JOHN HACKETT BAND
Sunday is definitely not the new Saturday. Pity the poor promoter trying to tempt punters out on the last night of the week. Tonight, the audience for the John Hackett Band remains stubbornly in single figures, which is a damn shame. John might not have the same name recognition as his more famous elder brother Steve, but when his band get cooking, they really generate some heat.
The music selection this evening draws extensively from 2017’s We
Are not Alone album, which moves between BBC Radio 2-friendly AoR and balladry to some genuinely thrilling prog workouts, pulling in jazz-funk and fusion influences.
Hackett shares the singing with bassist Jeremy Richardson, although neither offers dazzling feats of vocal acrobatics, particularly Hackett, who has a very softly delivered, almost spoken delivery.
They start tonight’s set strongly with Whispers, while Take Control
(“not a 27-minute prog epic about Brexit,” jokes Hackett) has a touch of Supertramp in Hackett’s keyboard riff. Burnt Down Trees is the first song to bring in the funk, with Richardson busting out some slap bass.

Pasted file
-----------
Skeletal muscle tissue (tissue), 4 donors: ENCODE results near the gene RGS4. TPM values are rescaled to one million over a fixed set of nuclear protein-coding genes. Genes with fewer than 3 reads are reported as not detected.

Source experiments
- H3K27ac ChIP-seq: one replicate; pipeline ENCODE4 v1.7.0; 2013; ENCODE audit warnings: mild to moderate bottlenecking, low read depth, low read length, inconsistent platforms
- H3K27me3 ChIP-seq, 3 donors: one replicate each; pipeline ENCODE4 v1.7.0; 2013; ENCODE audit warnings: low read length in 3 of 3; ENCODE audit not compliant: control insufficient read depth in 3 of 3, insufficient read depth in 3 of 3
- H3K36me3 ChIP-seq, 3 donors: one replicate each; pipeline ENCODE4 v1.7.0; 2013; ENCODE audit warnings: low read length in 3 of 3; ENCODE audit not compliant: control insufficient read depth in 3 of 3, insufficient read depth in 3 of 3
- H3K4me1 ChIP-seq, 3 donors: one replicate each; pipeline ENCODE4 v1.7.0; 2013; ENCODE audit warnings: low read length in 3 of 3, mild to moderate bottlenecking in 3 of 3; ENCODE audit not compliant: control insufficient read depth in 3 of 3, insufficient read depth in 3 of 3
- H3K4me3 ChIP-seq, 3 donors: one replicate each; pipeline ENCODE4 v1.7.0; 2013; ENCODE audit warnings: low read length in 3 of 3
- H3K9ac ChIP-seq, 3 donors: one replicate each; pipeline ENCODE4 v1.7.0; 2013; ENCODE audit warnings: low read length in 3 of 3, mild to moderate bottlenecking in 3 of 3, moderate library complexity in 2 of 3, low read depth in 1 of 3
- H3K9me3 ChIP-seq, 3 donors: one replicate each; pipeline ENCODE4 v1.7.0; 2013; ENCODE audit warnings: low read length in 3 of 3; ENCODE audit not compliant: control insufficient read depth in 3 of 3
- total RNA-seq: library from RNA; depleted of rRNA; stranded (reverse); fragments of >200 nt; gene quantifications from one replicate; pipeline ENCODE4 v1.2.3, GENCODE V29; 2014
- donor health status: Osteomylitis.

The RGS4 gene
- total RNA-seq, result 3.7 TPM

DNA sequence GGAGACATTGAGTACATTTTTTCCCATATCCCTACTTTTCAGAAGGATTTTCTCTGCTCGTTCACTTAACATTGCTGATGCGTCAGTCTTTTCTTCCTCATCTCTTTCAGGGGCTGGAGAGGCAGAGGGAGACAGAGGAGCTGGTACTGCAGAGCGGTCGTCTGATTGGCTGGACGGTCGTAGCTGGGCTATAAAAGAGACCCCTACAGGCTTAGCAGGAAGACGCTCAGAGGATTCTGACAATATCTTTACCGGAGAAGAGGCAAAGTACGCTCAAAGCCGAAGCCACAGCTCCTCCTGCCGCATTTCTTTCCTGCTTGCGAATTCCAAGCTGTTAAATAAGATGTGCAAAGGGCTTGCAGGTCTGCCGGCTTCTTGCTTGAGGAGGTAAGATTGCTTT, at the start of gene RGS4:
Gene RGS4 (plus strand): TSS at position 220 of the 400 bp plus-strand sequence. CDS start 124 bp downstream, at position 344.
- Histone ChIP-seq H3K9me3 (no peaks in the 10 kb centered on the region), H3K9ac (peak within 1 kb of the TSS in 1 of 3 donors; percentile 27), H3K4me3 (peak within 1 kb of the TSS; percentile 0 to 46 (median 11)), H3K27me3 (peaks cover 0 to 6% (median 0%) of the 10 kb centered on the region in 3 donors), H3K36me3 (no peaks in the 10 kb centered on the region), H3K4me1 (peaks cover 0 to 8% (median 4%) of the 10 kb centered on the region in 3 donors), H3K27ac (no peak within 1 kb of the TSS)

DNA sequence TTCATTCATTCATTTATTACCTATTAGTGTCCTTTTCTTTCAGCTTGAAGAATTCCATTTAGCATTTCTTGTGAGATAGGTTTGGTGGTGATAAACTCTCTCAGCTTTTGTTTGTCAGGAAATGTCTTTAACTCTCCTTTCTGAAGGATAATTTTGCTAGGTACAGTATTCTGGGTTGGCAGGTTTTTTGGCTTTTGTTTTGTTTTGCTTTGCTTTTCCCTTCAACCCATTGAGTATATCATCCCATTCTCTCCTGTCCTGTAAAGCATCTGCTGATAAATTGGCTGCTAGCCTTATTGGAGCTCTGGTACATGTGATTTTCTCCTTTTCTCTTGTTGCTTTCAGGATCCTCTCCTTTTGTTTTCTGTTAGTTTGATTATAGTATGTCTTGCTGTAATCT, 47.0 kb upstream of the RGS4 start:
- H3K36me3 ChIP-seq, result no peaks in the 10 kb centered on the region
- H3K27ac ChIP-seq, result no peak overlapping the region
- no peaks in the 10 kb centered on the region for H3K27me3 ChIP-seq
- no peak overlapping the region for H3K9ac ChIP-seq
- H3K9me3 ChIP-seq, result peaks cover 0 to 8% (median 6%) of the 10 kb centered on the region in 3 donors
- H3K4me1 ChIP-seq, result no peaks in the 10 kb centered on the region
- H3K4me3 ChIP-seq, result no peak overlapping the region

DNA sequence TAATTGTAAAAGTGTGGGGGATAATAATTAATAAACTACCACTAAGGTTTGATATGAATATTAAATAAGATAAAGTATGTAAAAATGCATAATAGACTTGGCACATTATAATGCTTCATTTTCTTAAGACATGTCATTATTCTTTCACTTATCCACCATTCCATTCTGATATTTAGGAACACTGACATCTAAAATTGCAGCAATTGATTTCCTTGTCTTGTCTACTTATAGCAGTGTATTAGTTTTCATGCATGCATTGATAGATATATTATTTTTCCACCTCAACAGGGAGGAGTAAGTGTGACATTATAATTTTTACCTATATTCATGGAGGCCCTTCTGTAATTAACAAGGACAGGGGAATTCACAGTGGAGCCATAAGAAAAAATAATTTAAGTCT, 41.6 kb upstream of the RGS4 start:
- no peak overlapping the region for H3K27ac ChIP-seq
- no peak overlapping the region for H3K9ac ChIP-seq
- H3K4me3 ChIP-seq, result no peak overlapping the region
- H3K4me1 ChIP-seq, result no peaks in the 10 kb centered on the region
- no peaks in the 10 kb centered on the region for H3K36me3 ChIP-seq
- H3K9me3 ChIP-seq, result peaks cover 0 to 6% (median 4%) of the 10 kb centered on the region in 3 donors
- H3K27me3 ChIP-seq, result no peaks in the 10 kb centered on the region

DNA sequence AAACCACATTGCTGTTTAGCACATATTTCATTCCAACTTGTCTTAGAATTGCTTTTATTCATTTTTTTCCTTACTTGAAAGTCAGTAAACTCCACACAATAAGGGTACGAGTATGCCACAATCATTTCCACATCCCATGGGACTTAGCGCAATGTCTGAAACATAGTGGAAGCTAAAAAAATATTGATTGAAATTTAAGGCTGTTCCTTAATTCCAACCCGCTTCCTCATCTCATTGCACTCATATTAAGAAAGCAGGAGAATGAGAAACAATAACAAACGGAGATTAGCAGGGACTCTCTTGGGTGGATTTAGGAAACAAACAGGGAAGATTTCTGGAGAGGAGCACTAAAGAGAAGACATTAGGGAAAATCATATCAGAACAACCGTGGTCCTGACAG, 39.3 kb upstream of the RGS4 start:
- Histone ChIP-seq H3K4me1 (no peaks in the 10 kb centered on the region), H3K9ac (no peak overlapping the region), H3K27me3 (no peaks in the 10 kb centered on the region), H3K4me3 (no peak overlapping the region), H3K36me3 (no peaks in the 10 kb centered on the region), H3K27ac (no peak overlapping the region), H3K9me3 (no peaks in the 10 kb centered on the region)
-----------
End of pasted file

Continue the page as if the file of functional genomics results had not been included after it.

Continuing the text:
it’s the instrumentals in the set that allow the players to really stretch out, the fusion-meets-prog of Queenie And elmo’s Perfect Day out giving everyone a chance to take the spotlight. Taking a break from his day job as a classical guitarist, nick Fletcher is consistently spectacular, cutting one thrilling solo after another. Drummer Duncan Parsons takes his own solo during Mr. Magnolia, his ostinato-led approach reminiscent of Simon Phillips as he sets up a phrase on the kit and then plays around it.
ego & id, the heaviest track, is a real showcase for Fletcher, concluding the first set with crunchy riffage and unabashed shredding from the guitarist’s exceptionally fleet fingers, which at times approach
John McLaughlin levels of velocity.
After a short break, set two commences with Parsons performing a little bit of stand-up comedy, reading the answers from a spoof pub quiz, before the music resumes with another instrumental workout in Winds of Change.
in the second half, the lovely acoustic number overnight Snow is a standout with Hackett on flute, although there’s a lot of mid-tempo, middle-of-the-road material in this set. Both Headlights and never Gonna Make A Dime amble by, but the band finish with a blast through Red Hair, which channels the manic energy of Focus as Hackett and Fletcher race each other for the finish line.
Hopefully, the next time the John Hackett Band come to town, they’ll draw the numbers they deserve.